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Toronto, AL M5N 2M7
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Fax: 416-483-2654

Child Orthopedics
Spine - Cervical
Spine - Lumbar
Spine - Thoracic

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I was just diagnosed with semimembranosus tendinopathy. Strange name. What's the treatment for this problem?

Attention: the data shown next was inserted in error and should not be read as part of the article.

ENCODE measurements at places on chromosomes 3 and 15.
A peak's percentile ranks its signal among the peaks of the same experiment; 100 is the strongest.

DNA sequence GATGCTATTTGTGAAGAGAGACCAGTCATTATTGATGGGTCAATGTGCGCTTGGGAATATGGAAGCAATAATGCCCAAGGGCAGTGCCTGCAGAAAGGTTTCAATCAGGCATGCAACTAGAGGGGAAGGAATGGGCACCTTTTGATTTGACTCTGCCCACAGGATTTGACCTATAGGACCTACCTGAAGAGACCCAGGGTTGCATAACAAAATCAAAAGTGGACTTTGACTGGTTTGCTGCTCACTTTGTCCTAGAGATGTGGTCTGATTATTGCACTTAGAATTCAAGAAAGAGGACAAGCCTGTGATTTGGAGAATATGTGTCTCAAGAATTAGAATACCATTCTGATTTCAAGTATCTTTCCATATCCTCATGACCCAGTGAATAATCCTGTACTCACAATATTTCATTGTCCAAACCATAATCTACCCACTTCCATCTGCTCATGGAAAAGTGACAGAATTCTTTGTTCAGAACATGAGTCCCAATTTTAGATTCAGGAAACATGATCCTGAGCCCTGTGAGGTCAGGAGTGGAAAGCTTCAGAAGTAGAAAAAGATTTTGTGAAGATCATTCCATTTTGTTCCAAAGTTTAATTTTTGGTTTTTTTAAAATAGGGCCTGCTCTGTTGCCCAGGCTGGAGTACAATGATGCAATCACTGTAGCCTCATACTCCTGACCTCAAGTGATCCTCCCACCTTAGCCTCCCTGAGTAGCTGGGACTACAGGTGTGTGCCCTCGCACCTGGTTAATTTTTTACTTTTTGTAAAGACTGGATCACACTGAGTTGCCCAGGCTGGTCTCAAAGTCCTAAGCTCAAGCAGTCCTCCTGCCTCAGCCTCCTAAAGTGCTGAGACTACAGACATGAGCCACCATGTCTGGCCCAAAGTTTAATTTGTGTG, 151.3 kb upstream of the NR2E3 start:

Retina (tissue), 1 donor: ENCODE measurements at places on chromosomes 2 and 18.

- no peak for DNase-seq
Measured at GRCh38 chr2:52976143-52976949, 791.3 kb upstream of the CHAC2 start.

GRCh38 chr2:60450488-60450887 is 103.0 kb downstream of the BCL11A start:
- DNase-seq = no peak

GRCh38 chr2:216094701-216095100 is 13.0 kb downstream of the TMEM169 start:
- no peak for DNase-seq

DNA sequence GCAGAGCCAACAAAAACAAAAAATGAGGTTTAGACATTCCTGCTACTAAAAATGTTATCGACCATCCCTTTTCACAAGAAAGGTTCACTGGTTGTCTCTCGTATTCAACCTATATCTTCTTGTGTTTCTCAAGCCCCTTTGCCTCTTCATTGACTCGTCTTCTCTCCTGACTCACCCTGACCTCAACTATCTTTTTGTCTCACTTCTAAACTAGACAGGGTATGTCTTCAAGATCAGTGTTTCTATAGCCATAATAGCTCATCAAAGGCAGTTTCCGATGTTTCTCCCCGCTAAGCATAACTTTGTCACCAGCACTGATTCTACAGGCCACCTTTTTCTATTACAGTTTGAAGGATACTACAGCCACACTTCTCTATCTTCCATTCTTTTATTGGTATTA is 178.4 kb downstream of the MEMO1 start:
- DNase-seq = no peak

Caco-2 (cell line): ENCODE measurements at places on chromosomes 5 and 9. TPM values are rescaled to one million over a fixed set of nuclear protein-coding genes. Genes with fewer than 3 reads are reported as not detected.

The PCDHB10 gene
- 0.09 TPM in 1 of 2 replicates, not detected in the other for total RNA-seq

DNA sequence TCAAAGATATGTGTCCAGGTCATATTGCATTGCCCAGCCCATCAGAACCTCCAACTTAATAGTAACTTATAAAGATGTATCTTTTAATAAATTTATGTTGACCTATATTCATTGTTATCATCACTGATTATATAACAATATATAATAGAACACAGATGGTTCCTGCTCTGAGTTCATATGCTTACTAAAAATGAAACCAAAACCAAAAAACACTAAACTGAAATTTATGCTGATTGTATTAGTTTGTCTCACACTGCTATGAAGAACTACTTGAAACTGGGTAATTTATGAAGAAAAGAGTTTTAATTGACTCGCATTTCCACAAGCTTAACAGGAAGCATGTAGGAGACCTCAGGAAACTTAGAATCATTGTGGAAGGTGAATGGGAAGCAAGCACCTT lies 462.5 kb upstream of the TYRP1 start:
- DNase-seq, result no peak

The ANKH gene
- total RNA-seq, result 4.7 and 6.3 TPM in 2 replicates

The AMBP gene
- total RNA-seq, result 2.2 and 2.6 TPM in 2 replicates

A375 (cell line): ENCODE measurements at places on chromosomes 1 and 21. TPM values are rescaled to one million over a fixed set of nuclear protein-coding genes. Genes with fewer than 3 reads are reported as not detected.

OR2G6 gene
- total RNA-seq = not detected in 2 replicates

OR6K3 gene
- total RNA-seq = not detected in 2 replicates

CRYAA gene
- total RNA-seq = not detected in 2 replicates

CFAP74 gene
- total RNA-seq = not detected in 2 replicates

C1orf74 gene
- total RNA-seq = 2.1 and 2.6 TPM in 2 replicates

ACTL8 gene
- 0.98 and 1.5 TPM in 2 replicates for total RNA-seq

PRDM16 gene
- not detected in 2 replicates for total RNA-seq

Tendinopathy refers to any tendon that has been damaged in some way but is no longer in the acute inflammatory phase, which would be called a tendinitis. Examination of tendon tissue in patients who have had chronic pain over months and sometimes even years showed scarring and fibrosis but no active fluid, swelling, or white blood cells at the site needed for healing. Semimembranosus tendinopathy tells us the semimembranosus (one of three parts of the hamstring muscle) is affected. This portion starts at the base of your sit bone (called the ischial tuberosity). It travels down from the pelvis to the knee and inserts right along the posteromedial corner. The job of the semimembranosus is to flex or bend the knee. Overuse of this muscle from sports activities or degeneration from overuse with age is the underlying cause in two age groups: young endurance athletes and middle-aged (and older) adults. Treatment usually follows a conservative approach. The physician may prescribe medications such as anti-inflammatories. Physical therapy is the next step. You will be instructed in the proper use of ice to control pain, activity modification, stretching, and strengthening exercises. Posture and alignment will be assessed and corrected with exercises and/or shoe modifications. Sometimes a heel lift is all that's needed. In other cases, a specific shoe might be recommended. For cases that don't improve with conservative care, injection with a numbing agent may be tried. Up to three injections can be done spaced out over several weeks. Surgery is a final option for those who have bone spurs that need to be removed or when it is necessary to re-route the tendon. The physician who diagnosed you will have a plan of care in mind that may include some or all of these approaches. Results are usually positive and occur fairly quickly. Studies show that in 90 per cent of all cases, healing occurs with conservative care and without any further intervention.


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